Panel discussions hear women have a long way to go for gender equality

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Credit: Catherine Devine

We shouldn’t be celebrating the fact that only 35 women were elected to the Dáil, according to Louise Glennon, co-ordinator with the National Women’s Council, at Accenture’s International Women’s Day in the Dublin Convention Centre today.

“That 22.2 per cent… we shouldn’t be celebrating,” said Glennon at the event, which celebrated the women of the 1916 rising and the future for women in the next 100 years.

“Even the women’s role in the constitution is still protected, I’d like to see that and the 8th Amendment repealed,” said Glennon.

The range of panellists also agreed that the Irish workplace won’t be gender equal until we have affordable childcare.

Professor Louise Richardson, Vice Chancellor of the University of Oxford, stressed the importance of affordable childcare to allow women to obtain leadership roles at work. “When I was a professor at Harvard, I was spending more on childcare than I was earning,” said Richardson.

Richardson also recalls a time where day-care would close at five, but she would have board meetings until six. “For 18 months I had my child under the table at meetings. I’d be asked for my opinion on a sub-section of a document, but my child would be eating it under the table. It shouldn’t be this hard in society to combine childcare and employment. For the women who choose to combine work and family life, society owes them more affordable help,” said Richardson.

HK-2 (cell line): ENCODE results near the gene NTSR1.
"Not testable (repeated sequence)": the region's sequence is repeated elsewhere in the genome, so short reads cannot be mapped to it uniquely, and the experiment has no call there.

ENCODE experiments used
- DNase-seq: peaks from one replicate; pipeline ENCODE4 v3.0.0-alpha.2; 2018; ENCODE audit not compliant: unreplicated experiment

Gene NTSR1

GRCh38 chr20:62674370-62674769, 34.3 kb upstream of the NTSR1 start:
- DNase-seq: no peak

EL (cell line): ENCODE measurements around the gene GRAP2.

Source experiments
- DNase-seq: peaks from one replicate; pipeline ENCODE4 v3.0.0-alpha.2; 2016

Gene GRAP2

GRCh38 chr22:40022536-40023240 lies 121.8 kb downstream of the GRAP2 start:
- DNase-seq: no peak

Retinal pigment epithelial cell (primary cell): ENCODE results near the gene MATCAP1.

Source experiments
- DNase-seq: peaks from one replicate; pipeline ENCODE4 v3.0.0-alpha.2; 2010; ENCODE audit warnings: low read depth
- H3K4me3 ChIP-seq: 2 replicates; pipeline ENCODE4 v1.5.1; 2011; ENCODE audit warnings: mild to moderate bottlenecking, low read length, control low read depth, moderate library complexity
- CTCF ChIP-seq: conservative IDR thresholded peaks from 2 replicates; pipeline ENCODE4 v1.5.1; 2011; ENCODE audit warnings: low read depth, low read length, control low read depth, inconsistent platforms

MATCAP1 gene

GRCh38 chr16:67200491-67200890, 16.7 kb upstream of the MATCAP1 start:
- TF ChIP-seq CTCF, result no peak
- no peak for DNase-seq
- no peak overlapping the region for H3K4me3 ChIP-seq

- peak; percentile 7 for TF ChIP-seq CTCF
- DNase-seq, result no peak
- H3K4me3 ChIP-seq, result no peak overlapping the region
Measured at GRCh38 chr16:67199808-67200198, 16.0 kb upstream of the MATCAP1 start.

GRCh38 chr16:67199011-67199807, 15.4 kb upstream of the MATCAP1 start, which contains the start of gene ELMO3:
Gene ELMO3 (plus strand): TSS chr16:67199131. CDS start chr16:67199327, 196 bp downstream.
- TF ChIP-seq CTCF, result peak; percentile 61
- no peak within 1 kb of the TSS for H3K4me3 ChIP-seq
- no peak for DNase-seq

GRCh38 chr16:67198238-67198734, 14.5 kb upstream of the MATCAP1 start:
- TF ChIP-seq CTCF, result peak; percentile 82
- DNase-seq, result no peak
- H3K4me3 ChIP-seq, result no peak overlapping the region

Dr Rhona Mahoney, Master of The National Maternity Hospital said that they key choices she had to make were trying to balance life and family. “I work long hours, nights and days. There’s very little left for my family when I get home. I had three small children and was constantly travelling,” said Mahoney. “With work it’s all or nothing …some of the most difficult decisions I’ve made were about my family.”

“We need to talk more about women having babies and acknowledge that women have young families and careers. We need to stop this gender stereotyping,” said Mahoney.

Sharon McCooey, Senior Director at LinkedIn, agreed that a big problem for women with careers is how to juggle family life and their careers. “I took three years off to raise my two young kids and then focused on re-entering the workplace,” said McCooey. “I’m a big fan of making lists. I made a list of things that suited me and where I turned up best. LinkedIn was starting in Ireland and I knew it was my dream job.”

Conor O’Leary, Company secretary of Greencore and a member of the 30 per cent club was one of the few men in attendance at the event. “I don’t see the representation of females as a female issue. It’s a human issue,” he said. “It needs to be acknowledged by men. The diversity between men and women should be embraced. Diversity on a board leads to a better work ethos.”

Catherine Devine


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